I’ve come across numerous ways of organizing language levels. However it’s not always easy to fit someone’s abilities into a neat little category. For many language students, the goal is to ultimately become fluent. But what does this mean? Many people I’ve encountered think that fluent means you know a lot of words and understand all the words when someone is speaking that language. Sometimes my students were astonished when they asked me what a word in English meant only to find out that I didn’t know. Their argument was that I’m a native speaker, therefore I should know all the words in the English language. Most often the words they asked about were scientific and so I couldn’t claim to know them. Also, when translated into Russian, chances are the same Russian students didn’t know these words either, despite the fact that they’re fluent in Russian.
So is there a difference between being a native speaker and being fluent? Fluency is defined as being able to speak (read, write) smoothly, easily and readily. But sometimes even native speakers forget their words. Does this mean they’re not fluent?
Also, sometimes when speaking another language I’ll find that I understand 100% of what the other person is saying in that language. But, if I had to turn around and translate word by word what was said, in English, I wouldn’t be able to do it. Does that mean I didn’t understand? Does that mean I’m not fluent? Does fluency only relate to being able to read, speak and write? What about understand? Even if we don’t speak a certain language, sometimes we can understand by picking out cognates or because of a languages similarity to another language we know. This surely doesn’t mean we’re fluent, does it?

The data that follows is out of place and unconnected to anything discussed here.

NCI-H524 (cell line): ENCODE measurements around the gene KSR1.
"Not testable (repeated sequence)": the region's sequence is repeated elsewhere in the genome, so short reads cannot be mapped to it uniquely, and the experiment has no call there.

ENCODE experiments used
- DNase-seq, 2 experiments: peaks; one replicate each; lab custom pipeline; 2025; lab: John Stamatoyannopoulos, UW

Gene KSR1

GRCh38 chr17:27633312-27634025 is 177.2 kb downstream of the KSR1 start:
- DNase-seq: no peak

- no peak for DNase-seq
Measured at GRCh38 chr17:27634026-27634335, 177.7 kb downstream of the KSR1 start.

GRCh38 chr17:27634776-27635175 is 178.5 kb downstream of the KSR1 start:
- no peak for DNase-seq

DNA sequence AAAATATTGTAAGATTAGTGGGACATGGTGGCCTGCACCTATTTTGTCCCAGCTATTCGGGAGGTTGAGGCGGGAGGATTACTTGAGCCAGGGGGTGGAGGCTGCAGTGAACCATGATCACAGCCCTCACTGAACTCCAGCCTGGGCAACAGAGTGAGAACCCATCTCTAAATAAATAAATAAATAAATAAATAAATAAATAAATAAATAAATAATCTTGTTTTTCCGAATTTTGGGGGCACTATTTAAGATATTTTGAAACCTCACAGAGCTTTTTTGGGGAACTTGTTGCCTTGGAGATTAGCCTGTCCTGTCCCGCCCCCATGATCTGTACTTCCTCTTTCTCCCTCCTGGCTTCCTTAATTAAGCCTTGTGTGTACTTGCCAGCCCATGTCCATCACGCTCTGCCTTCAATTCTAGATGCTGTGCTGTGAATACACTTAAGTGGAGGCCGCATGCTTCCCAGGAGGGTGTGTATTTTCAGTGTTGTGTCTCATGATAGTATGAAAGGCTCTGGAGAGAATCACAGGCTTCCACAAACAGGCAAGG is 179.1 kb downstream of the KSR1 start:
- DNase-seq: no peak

What about times when you know a word (either in your native language or a foreign language) but for some reason just can’t remember it at the moment. When someone tells you this word or you find it in a dictionary, you have an “aha” moment where you know that you know this word. But does that mean you really speak the language and are fluent if you can’t remember the words, thus impairing your ability to speak easily, smoothly and readily?
Or are the aforementioned examples just steps on the way to learning a language and, ultimately, becoming fluent? What are the stages of language learning? Is it even possible to outline them? It seems that everyone’s experience of learning a language is unique. While it might be possible to control and outline these steps in a language classroom, when outside materials and experience in the target country or contact with native speakers of the target language come into play, the process gets a bit more complicated.
Well, what’s the importance of all this? Is it really necessary to speak about becoming fluent or are there better goals of language learning? Does categorizing language really help us in the process of learning languages? Does fluency really exist?